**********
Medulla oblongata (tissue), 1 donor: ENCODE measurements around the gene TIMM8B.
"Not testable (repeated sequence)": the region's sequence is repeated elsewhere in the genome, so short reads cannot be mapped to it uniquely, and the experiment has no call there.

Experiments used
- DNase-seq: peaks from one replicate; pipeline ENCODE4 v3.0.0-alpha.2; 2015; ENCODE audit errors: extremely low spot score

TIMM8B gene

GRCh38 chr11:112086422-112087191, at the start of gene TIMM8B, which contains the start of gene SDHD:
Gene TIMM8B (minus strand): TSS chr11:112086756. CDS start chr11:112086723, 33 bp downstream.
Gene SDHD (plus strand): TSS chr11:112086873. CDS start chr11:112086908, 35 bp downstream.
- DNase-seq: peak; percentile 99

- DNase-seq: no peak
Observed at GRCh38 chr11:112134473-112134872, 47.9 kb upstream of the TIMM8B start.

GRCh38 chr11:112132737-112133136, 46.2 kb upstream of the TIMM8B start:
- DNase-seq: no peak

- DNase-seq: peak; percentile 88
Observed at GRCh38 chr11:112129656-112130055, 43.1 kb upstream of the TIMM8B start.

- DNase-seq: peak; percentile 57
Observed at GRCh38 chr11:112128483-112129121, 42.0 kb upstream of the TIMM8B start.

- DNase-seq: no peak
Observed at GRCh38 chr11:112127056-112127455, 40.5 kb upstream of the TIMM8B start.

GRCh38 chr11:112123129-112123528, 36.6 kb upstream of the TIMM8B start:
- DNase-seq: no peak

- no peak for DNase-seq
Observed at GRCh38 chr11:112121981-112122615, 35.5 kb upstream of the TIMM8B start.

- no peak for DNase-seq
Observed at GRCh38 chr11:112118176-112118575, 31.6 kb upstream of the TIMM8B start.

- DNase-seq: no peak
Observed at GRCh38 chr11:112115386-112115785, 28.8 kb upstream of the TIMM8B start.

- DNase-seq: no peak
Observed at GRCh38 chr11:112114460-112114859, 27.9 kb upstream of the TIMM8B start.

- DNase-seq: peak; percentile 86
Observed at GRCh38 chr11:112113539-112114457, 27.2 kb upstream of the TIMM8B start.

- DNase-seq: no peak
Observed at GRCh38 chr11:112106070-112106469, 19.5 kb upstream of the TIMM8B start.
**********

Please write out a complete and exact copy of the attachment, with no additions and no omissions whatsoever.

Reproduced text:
Medulla oblongata (tissue), 1 donor: ENCODE measurements around the gene TIMM8B.
"Not testable (repeated sequence)": the region's sequence is repeated elsewhere in the genome, so short reads cannot be mapped to it uniquely, and the experiment has no call there.

Experiments used
- DNase-seq: peaks from one replicate; pipeline ENCODE4 v3.0.0-alpha.2; 2015; ENCODE audit errors: extremely low spot score

TIMM8B gene

GRCh38 chr11:112086422-112087191, at the start of gene TIMM8B, which contains the start of gene SDHD:
Gene TIMM8B (minus strand): TSS chr11:112086756. CDS start chr11:112086723, 33 bp downstream.
Gene SDHD (plus strand): TSS chr11:112086873. CDS start chr11:112086908, 35 bp downstream.
- DNase-seq: peak; percentile 99

- DNase-seq: no peak
Observed at GRCh38 chr11:112134473-112134872, 47.9 kb upstream of the TIMM8B start.

GRCh38 chr11:112132737-112133136, 46.2 kb upstream of the TIMM8B start:
- DNase-seq: no peak

- DNase-seq: peak; percentile 88
Observed at GRCh38 chr11:112129656-112130055, 43.1 kb upstream of the TIMM8B start.

- DNase-seq: peak; percentile 57
Observed at GRCh38 chr11:112128483-112129121, 42.0 kb upstream of the TIMM8B start.

- DNase-seq: no peak
Observed at GRCh38 chr11:112127056-112127455, 40.5 kb upstream of the TIMM8B start.

GRCh38 chr11:112123129-112123528, 36.6 kb upstream of the TIMM8B start:
- DNase-seq: no peak

- no peak for DNase-seq
Observed at GRCh38 chr11:112121981-112122615, 35.5 kb upstream of the TIMM8B start.

- no peak for DNase-seq
Observed at GRCh38 chr11:112118176-112118575, 31.6 kb upstream of the TIMM8B start.

- DNase-seq: no peak
Observed at GRCh38 chr11:112115386-112115785, 28.8 kb upstream of the TIMM8B start.

- DNase-seq: no peak
Observed at GRCh38 chr11:112114460-112114859, 27.9 kb upstream of the TIMM8B start.

- DNase-seq: peak; percentile 86
Observed at GRCh38 chr11:112113539-112114457, 27.2 kb upstream of the TIMM8B start.

- DNase-seq: no peak
Observed at GRCh38 chr11:112106070-112106469, 19.5 kb upstream of the TIMM8B start.